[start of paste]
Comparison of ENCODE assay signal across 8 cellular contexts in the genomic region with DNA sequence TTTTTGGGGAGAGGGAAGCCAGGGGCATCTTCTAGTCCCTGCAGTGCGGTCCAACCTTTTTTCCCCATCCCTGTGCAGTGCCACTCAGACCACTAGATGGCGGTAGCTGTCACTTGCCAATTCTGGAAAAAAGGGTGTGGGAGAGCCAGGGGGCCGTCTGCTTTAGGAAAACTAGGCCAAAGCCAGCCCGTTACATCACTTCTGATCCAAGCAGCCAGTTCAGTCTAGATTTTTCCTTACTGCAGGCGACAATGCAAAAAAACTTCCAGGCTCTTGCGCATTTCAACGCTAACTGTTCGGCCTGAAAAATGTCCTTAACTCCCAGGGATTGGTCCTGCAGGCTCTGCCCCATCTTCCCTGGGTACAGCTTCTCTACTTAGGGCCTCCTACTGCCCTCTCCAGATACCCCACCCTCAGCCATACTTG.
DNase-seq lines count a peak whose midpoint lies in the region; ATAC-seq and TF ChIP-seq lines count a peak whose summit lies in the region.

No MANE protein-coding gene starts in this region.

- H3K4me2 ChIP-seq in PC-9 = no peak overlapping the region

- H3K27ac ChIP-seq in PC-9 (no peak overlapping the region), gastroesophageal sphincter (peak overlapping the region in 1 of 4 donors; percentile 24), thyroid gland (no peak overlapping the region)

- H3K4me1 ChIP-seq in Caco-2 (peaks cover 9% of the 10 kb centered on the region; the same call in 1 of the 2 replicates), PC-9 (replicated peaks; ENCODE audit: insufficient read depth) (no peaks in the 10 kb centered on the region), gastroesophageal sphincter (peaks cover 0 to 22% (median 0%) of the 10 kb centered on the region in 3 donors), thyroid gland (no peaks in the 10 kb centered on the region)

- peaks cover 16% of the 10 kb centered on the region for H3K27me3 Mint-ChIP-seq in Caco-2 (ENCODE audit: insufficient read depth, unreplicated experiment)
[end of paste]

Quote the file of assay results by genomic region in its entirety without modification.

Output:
Comparison of ENCODE assay signal across 8 cellular contexts in the genomic region with DNA sequence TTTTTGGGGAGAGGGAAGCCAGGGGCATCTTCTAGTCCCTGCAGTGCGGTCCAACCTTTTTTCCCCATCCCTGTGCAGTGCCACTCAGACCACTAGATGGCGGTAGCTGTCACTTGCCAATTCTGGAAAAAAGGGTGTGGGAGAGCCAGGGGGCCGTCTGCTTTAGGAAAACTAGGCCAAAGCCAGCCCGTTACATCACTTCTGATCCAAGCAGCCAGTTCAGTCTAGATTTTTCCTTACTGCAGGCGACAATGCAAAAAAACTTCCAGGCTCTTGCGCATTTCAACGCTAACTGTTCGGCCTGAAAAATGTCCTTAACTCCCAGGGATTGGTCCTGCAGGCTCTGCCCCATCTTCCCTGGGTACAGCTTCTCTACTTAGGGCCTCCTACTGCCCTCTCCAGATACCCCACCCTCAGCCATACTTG.
DNase-seq lines count a peak whose midpoint lies in the region; ATAC-seq and TF ChIP-seq lines count a peak whose summit lies in the region.

No MANE protein-coding gene starts in this region.

- H3K4me2 ChIP-seq in PC-9 = no peak overlapping the region

- H3K27ac ChIP-seq in PC-9 (no peak overlapping the region), gastroesophageal sphincter (peak overlapping the region in 1 of 4 donors; percentile 24), thyroid gland (no peak overlapping the region)

- H3K4me1 ChIP-seq in Caco-2 (peaks cover 9% of the 10 kb centered on the region; the same call in 1 of the 2 replicates), PC-9 (replicated peaks; ENCODE audit: insufficient read depth) (no peaks in the 10 kb centered on the region), gastroesophageal sphincter (peaks cover 0 to 22% (median 0%) of the 10 kb centered on the region in 3 donors), thyroid gland (no peaks in the 10 kb centered on the region)

- peaks cover 16% of the 10 kb centered on the region for H3K27me3 Mint-ChIP-seq in Caco-2 (ENCODE audit: insufficient read depth, unreplicated experiment)